But the young college students weren't the only ones sidelined at MIS. The well-funded, professional effort from India's Tata Motors ran into technical difficulties at MIS and had to withdraw. Gremlins in their vehicle's charging system could not be exorcised, ending the competition for the serious contender.
The winning teams who earned their shot at $10 million were; Aptera, Edison2 (two vehicles), Li-ion Motors, RaceAbout Association, TW4XP, X-Tracer Team Switzerland (two vehicles), and Zap. These nine remaining vehicles went on to Argonne National Laboratories in Chicago for specialized testing to determine each vehicle's ultimate fuel-sipping capabilities.
The $10 Million Goes To...
After extensive economy testing, three teams drove away from the competition loaded with a bronze trophy and seven-digit checks. Edison2 of Lynchburg, Virginia, was awarded $5 million. X-Tracer of Winterthur, Switzerland, took home $2.5 million, and Li-ion Motors Corp. of Mooresville, North Carolina, pocketed a further 2.5 million.
The dramatically styled four-seat car from Edison2 achieved 102.5 mpg-e running on E85 ethanol. The teardrop-bodied car boasted the lowest drag coefficient of any four-wheeled vehicle in the X Prize competition. Weighing only 830 pounds, the creation earned its name "Very Light Car." This vehicle weighs less than half of the tiny Lotus Elise, one of the lightest production cars available in the U.S.
Powered by lithium-ion batteries, the two-seat Li-ion Motors "Wave II" achieved a stunning 187 mpg-e. While the vehicle used a lightweight aluminum chassis, it still weighed nearly 2,200 pounds due to the weight of its batteries. Testing demonstrated that the Wave II was capable of driving more than 100 miles in real-world conditions, and could accelerate from 0-60 mph in 14.7 seconds (about twice the time required for an average vehicle).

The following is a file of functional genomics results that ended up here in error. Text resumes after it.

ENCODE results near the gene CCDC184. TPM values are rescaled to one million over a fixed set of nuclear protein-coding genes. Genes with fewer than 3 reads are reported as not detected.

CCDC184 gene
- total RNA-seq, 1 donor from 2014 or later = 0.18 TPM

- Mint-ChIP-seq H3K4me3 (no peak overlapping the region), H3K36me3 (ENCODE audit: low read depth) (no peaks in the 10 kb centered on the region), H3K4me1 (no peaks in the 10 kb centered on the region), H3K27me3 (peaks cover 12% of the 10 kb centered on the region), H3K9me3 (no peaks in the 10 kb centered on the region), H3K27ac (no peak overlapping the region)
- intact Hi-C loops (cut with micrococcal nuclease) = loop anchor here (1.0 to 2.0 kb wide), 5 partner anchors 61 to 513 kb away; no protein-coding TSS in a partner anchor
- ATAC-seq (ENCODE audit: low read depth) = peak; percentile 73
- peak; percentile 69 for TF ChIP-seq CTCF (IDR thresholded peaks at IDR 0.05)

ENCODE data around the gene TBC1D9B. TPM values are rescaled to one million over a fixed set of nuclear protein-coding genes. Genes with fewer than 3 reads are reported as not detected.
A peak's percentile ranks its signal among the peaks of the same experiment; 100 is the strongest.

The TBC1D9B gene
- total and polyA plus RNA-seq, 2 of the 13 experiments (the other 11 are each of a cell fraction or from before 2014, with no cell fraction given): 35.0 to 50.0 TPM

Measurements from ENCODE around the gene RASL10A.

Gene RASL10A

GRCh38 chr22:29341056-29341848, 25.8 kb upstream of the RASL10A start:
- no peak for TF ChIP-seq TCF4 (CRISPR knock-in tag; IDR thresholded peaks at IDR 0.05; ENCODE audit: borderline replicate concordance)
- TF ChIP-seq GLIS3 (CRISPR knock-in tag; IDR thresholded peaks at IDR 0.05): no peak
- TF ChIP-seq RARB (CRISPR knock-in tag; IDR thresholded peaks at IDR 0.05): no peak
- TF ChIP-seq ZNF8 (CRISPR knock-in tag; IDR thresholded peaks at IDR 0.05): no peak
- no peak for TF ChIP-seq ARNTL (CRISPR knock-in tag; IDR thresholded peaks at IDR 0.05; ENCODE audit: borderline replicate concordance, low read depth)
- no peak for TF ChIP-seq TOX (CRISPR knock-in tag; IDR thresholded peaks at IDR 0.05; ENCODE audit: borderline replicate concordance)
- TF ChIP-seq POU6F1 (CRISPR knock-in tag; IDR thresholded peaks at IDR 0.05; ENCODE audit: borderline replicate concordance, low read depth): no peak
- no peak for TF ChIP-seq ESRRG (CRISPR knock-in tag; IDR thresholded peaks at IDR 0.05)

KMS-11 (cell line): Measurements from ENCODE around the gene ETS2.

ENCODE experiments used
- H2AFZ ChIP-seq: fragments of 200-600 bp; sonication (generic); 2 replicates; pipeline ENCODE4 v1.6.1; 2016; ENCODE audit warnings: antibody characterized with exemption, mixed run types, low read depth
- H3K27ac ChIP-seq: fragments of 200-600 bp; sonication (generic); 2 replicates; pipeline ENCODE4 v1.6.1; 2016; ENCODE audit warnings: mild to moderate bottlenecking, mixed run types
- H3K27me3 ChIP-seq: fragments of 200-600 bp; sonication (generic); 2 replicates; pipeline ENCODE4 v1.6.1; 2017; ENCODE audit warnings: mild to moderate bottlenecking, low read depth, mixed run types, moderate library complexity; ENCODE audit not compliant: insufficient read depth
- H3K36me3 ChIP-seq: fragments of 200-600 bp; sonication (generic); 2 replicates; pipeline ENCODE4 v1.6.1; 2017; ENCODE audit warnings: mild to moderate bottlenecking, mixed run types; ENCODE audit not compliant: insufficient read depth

Topping the economy portion of the competition was the tandem two-seat E-Tracer from Switzerland. The fully electric vehicle achieved 205.3 mpg-e. Fitted with batteries that delivered more than 100 miles of range, the 1,436-pound vehicle was capable of accelerating 0-60 in a sporty 6.6 seconds. The chassis combined attributes of motorcycles and automobiles. At speed it runs on only two wheels, and deploys extra outrigger wheels at low speeds for stability.
With $10 million in prize money awarded, the real-world competition is just beginning. Even though the winning teams have accomplished much, the bigger challenge will be whether these X Prize champions can compete and win in the free market.
To help aid future progress, the winning manufacturers can now tap available development programs funded by U.S. Department of Energy.
X Prize Foundation Chairman Diamandis said at the award ceremony, "We've seen a shift in the market since we first launched this competition, and a greater awareness by people everywhere to think more seriously about the actions we take, and how they affect our environment. I believe strongly that the innovations showcased throughout this competition will continue to impact and improve our car buying options for the future."
Time will tell.